7-Year-Old MN German Shepherd Dog

Signalment & History

  • Patient presents after an acute episode of non-productive retching. The patient’s abdomen is painful and distended.
  • Due to concern for aspiration pneumonia, a 3-view thoracic study was performed. The following images were selected from the study.

R Lat L Lat VD



  • There is a gastric dilatation volvulus with dorsal displacement of the pylorus and ventral displacement of the fundus.
  • Free air is present in the cranial abdomen causing increased serosal margin detail.
  • There is a small cardiac silhouette and small pulmonary vasculature.
  • There is ventral spondylosis deformans and degenerative changes of the glenohumeral joints.
  • There is a metallic pellet noted in the right ventral abdomen.


  • Gastric dilatation and volvulus with pneumoperitoneum
  • Hypovolemia
  • Metallic ballistic foreign body


Gastric dilatation and volvulus

  • Gastric-dilation volvulus (GDV) is a life-threatening condition in dogs during which the stomach dilates and rotates around its axis. Survival rates vary from 73-90% with time spent stabilizing the patient prior to surgery having a positive impact on survival.
  • GDV occurs most commonly in large breed, deep-chested dogs such as Great Danes, Irish Setters, Weimaraners, Standard Poodles, and Saint Bernards.
  • GDVs can present with varying degrees of volvulus and may not demonstrate the classic “Double Bubble” shape of the stomach. Combining radiographic information with clinical signs will help to increase suspicion in less obvious cases.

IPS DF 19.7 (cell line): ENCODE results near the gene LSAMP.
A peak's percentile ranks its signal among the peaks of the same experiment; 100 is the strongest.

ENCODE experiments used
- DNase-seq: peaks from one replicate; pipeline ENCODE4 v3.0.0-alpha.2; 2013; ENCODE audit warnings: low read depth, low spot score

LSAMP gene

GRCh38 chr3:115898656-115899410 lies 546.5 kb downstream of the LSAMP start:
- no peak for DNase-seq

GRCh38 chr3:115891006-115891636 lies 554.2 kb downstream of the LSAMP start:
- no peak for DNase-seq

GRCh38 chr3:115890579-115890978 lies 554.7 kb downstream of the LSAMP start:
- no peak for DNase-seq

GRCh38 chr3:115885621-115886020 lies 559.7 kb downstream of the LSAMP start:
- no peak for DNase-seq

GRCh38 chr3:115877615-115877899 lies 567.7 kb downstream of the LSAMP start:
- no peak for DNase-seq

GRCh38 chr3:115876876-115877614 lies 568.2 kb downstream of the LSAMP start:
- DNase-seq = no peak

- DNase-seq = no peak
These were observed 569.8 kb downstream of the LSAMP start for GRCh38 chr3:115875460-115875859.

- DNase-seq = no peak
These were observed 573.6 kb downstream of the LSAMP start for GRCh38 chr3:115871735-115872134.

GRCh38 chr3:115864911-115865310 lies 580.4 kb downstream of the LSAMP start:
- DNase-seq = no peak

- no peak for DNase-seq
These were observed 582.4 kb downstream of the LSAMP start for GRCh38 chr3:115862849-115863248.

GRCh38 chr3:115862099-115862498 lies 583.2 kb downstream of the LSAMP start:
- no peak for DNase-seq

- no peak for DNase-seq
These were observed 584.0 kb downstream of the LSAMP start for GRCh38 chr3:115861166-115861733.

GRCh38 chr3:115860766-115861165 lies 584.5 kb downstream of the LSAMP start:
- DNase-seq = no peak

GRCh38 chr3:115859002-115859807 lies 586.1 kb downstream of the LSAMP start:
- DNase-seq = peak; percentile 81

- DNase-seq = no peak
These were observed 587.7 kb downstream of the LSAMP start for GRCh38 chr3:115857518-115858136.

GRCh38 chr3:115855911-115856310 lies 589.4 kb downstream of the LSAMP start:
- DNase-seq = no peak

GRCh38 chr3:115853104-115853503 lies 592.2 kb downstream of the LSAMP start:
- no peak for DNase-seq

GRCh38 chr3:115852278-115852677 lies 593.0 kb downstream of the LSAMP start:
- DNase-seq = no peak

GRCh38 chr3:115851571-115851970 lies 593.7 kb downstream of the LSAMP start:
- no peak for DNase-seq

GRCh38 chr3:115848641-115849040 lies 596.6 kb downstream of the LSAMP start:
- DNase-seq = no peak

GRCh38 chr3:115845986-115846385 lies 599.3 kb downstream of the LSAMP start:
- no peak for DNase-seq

• Clinical signs include unproductive retching, restlessness, pacing, salivation, respiratory distress, depression, abdominal pain and abdominal distension. Signs can progress rapidly.
  • As the stomach distends, intraabdominal pressure is increased and can lead to decreased venous return to the heart. Early stabilization of the patient with aggressive fluid therapy and decompression of the stomach is imperative.
  • The right lateral radiographic view should be the first view that you take because the pylorus becomes air-filled and displaces to the left. This view is most likely to show the typical “Double Bubble, Popeye arm, or Smurf Hat” shape of the stomach. It is important to check for pneumoperitoneum on radiographs as this may indicate gastric rupture.


Cornell, K. Stomach. 2018;4648–4658. In Veterinary Surgery Small Animal, 2E. Ed. Johnston SA, Tobias, KM.